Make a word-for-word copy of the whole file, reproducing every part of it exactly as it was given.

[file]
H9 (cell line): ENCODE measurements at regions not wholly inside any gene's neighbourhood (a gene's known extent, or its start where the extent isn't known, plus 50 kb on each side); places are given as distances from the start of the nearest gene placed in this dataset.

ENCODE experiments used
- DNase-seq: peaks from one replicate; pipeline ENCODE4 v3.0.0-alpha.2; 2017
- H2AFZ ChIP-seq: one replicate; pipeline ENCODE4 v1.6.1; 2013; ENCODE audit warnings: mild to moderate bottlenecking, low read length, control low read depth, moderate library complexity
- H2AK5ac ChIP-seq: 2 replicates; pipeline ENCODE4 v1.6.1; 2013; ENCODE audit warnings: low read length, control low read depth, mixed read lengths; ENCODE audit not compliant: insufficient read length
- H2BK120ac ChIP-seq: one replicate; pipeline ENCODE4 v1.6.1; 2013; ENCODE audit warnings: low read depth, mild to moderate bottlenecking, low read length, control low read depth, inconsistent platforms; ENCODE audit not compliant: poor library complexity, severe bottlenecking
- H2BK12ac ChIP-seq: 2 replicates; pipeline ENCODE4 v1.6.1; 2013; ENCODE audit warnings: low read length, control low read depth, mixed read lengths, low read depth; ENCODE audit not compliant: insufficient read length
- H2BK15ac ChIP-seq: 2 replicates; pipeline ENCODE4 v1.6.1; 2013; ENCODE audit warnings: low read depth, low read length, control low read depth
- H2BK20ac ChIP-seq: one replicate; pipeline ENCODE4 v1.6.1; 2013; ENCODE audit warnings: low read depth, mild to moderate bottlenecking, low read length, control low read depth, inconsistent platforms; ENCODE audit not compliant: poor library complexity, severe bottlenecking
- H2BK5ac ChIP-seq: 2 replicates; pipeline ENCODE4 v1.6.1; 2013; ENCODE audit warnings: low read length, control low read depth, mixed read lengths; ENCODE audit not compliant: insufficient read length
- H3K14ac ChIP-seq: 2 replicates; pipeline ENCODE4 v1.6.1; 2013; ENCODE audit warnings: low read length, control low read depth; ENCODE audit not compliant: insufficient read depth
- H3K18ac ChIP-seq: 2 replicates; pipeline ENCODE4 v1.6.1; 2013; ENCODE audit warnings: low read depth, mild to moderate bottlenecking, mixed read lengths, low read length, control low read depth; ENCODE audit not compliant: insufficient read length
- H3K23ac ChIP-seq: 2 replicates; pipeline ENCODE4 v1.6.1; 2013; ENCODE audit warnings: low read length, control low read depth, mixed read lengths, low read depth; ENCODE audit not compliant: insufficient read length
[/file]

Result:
H9 (cell line): ENCODE measurements at regions not wholly inside any gene's neighbourhood (a gene's known extent, or its start where the extent isn't known, plus 50 kb on each side); places are given as distances from the start of the nearest gene placed in this dataset.

ENCODE experiments used
- DNase-seq: peaks from one replicate; pipeline ENCODE4 v3.0.0-alpha.2; 2017
- H2AFZ ChIP-seq: one replicate; pipeline ENCODE4 v1.6.1; 2013; ENCODE audit warnings: mild to moderate bottlenecking, low read length, control low read depth, moderate library complexity
- H2AK5ac ChIP-seq: 2 replicates; pipeline ENCODE4 v1.6.1; 2013; ENCODE audit warnings: low read length, control low read depth, mixed read lengths; ENCODE audit not compliant: insufficient read length
- H2BK120ac ChIP-seq: one replicate; pipeline ENCODE4 v1.6.1; 2013; ENCODE audit warnings: low read depth, mild to moderate bottlenecking, low read length, control low read depth, inconsistent platforms; ENCODE audit not compliant: poor library complexity, severe bottlenecking
- H2BK12ac ChIP-seq: 2 replicates; pipeline ENCODE4 v1.6.1; 2013; ENCODE audit warnings: low read length, control low read depth, mixed read lengths, low read depth; ENCODE audit not compliant: insufficient read length
- H2BK15ac ChIP-seq: 2 replicates; pipeline ENCODE4 v1.6.1; 2013; ENCODE audit warnings: low read depth, low read length, control low read depth
- H2BK20ac ChIP-seq: one replicate; pipeline ENCODE4 v1.6.1; 2013; ENCODE audit warnings: low read depth, mild to moderate bottlenecking, low read length, control low read depth, inconsistent platforms; ENCODE audit not compliant: poor library complexity, severe bottlenecking
- H2BK5ac ChIP-seq: 2 replicates; pipeline ENCODE4 v1.6.1; 2013; ENCODE audit warnings: low read length, control low read depth, mixed read lengths; ENCODE audit not compliant: insufficient read length
- H3K14ac ChIP-seq: 2 replicates; pipeline ENCODE4 v1.6.1; 2013; ENCODE audit warnings: low read length, control low read depth; ENCODE audit not compliant: insufficient read depth
- H3K18ac ChIP-seq: 2 replicates; pipeline ENCODE4 v1.6.1; 2013; ENCODE audit warnings: low read depth, mild to moderate bottlenecking, mixed read lengths, low read length, control low read depth; ENCODE audit not compliant: insufficient read length
- H3K23ac ChIP-seq: 2 replicates; pipeline ENCODE4 v1.6.1; 2013; ENCODE audit warnings: low read length, control low read depth, mixed read lengths, low read depth; ENCODE audit not compliant: insufficient read length